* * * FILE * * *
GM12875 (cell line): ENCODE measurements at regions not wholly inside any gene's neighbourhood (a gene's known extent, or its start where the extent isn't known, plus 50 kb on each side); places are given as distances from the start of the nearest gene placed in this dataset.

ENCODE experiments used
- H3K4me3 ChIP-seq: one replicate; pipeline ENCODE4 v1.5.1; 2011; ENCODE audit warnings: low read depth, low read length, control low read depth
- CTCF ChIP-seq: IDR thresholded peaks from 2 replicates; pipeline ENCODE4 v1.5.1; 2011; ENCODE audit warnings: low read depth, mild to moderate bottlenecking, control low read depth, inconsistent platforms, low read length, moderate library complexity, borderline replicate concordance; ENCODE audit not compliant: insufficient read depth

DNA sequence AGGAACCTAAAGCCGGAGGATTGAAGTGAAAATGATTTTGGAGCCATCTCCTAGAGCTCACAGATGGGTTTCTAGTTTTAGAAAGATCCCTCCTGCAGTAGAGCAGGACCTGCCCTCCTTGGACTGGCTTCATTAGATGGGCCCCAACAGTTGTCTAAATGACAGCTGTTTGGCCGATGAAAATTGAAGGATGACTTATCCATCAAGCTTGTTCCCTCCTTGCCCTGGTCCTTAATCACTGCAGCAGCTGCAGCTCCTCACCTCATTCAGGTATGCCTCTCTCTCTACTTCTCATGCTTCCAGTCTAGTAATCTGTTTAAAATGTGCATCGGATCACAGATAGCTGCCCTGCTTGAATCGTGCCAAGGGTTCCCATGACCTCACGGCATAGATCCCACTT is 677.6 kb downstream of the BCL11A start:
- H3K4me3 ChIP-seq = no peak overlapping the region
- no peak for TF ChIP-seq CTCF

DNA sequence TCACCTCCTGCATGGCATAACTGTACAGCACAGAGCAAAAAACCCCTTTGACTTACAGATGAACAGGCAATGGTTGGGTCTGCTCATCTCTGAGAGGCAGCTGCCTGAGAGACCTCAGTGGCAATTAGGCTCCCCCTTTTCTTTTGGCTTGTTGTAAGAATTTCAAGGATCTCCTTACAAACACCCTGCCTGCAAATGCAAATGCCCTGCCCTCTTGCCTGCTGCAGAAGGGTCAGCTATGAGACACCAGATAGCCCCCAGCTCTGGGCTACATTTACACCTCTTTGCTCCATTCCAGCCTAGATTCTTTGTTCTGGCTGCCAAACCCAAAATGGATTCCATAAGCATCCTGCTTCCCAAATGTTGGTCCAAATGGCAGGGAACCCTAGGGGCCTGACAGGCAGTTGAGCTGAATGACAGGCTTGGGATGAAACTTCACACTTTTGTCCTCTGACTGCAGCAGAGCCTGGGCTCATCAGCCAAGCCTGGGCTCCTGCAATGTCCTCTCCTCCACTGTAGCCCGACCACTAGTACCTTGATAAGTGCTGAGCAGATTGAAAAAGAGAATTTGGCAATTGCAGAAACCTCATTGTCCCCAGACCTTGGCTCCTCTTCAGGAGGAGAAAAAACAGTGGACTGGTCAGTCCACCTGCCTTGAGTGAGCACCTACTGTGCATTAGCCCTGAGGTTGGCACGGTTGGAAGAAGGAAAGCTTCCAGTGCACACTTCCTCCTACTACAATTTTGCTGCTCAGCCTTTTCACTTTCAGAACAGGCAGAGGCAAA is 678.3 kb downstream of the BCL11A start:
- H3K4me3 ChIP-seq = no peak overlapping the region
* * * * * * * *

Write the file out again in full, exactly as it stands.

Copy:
GM12875 (cell line): ENCODE measurements at regions not wholly inside any gene's neighbourhood (a gene's known extent, or its start where the extent isn't known, plus 50 kb on each side); places are given as distances from the start of the nearest gene placed in this dataset.

ENCODE experiments used
- H3K4me3 ChIP-seq: one replicate; pipeline ENCODE4 v1.5.1; 2011; ENCODE audit warnings: low read depth, low read length, control low read depth
- CTCF ChIP-seq: IDR thresholded peaks from 2 replicates; pipeline ENCODE4 v1.5.1; 2011; ENCODE audit warnings: low read depth, mild to moderate bottlenecking, control low read depth, inconsistent platforms, low read length, moderate library complexity, borderline replicate concordance; ENCODE audit not compliant: insufficient read depth

DNA sequence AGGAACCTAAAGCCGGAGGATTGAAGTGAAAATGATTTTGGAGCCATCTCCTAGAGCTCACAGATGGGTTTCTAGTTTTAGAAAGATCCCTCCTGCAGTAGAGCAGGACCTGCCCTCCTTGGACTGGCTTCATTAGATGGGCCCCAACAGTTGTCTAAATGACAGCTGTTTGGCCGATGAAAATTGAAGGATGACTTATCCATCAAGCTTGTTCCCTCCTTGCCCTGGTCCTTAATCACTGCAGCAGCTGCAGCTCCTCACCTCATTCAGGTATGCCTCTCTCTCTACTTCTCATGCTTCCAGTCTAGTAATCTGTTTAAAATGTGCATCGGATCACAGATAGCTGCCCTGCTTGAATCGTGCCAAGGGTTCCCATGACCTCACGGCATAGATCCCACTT is 677.6 kb downstream of the BCL11A start:
- H3K4me3 ChIP-seq = no peak overlapping the region
- no peak for TF ChIP-seq CTCF

DNA sequence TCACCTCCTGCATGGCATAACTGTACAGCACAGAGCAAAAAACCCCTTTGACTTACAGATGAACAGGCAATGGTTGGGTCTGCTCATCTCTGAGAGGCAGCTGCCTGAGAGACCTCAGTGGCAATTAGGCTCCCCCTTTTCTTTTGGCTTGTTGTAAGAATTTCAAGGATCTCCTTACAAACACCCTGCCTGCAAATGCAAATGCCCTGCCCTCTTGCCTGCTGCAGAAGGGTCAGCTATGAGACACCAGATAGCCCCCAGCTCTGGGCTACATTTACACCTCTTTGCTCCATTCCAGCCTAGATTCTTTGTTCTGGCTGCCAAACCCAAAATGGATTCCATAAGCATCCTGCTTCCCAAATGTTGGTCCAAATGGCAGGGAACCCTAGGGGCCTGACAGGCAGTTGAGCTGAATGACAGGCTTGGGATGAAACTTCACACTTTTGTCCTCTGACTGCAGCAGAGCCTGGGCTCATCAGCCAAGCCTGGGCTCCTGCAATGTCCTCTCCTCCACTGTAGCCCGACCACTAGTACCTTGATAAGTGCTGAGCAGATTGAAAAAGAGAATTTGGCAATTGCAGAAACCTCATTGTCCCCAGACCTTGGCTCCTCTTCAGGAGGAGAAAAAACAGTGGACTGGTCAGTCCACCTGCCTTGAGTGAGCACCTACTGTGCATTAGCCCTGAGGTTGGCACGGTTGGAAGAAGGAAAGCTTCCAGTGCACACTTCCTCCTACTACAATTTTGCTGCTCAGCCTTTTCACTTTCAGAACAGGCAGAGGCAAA is 678.3 kb downstream of the BCL11A start:
- H3K4me3 ChIP-seq = no peak overlapping the region